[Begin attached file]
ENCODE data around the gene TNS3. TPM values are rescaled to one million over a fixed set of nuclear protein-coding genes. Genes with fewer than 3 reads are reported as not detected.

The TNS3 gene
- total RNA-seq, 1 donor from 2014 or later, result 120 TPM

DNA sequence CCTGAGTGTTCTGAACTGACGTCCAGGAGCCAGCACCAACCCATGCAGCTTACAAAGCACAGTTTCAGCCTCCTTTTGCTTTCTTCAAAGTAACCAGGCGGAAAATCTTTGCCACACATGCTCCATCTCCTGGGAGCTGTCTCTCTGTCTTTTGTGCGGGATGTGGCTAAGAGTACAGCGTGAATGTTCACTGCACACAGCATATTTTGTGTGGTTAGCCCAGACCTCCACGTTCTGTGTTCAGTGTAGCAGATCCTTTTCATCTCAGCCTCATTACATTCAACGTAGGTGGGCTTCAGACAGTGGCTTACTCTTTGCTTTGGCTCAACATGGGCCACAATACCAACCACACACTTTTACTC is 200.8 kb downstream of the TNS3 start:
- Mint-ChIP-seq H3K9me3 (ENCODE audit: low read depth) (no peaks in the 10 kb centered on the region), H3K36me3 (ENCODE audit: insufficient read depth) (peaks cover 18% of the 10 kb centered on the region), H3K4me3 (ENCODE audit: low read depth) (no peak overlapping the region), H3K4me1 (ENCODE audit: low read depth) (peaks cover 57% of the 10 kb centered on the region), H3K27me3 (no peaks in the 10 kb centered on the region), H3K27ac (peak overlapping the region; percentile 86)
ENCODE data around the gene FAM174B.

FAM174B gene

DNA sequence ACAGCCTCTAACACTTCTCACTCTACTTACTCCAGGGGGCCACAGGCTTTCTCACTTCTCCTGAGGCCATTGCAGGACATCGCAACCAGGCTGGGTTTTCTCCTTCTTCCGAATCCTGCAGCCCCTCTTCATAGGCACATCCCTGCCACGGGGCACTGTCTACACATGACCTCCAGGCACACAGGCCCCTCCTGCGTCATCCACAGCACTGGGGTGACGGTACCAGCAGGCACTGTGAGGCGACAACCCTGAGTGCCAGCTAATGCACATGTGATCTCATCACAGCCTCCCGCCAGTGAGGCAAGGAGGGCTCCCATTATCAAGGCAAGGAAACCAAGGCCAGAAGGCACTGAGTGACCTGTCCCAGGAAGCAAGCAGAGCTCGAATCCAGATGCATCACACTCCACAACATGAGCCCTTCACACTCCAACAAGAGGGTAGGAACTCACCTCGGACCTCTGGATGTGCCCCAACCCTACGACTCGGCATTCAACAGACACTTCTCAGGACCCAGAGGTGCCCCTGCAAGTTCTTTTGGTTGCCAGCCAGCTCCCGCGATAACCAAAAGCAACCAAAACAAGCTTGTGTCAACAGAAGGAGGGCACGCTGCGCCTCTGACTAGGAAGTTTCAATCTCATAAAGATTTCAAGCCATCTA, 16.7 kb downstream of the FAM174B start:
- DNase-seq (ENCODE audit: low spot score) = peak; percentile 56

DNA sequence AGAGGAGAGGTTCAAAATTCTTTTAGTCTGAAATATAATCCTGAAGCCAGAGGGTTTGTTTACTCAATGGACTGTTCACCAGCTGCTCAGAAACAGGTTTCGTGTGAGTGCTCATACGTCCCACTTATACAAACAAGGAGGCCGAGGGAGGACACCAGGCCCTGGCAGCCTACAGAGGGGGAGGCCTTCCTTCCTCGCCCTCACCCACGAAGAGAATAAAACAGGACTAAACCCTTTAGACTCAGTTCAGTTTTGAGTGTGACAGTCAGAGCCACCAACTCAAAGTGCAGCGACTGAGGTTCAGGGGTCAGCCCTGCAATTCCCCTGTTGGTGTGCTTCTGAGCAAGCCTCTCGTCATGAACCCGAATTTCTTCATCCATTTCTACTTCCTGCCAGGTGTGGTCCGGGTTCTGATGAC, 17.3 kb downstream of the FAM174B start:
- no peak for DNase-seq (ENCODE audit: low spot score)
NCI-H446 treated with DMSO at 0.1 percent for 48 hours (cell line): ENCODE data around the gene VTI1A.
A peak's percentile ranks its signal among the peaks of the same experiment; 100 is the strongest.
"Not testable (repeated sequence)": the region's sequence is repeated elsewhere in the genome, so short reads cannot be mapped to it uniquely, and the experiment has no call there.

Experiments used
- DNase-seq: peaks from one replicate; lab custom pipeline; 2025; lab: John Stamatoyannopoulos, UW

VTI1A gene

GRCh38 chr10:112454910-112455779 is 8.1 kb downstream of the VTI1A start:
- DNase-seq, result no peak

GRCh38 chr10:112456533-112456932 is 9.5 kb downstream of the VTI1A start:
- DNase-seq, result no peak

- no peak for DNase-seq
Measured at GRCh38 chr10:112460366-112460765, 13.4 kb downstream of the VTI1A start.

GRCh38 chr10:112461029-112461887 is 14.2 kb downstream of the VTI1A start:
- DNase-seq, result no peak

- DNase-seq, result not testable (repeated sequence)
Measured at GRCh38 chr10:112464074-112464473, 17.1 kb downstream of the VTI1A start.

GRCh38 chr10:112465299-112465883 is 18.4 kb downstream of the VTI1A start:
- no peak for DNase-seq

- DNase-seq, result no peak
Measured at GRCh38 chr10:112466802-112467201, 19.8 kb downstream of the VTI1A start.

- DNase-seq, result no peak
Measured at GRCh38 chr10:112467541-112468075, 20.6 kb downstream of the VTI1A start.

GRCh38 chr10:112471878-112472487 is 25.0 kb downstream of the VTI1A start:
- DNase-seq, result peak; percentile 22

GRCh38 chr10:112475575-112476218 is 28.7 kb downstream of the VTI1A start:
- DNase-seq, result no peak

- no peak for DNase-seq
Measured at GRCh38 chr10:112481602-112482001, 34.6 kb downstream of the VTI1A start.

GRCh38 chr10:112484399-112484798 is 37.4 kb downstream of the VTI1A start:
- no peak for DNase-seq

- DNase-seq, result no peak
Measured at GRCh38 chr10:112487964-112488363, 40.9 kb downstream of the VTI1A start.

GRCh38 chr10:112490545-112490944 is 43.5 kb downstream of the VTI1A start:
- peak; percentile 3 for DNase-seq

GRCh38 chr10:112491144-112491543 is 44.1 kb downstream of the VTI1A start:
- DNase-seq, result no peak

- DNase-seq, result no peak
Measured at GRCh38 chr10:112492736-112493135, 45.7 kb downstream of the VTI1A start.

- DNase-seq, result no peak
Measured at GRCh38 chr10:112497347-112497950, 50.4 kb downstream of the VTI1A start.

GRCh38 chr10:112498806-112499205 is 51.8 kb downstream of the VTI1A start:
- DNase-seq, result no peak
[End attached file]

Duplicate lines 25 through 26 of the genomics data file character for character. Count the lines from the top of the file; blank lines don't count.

- DNase-seq, result no peak

- DNase-seq, result not testable (repeated sequence)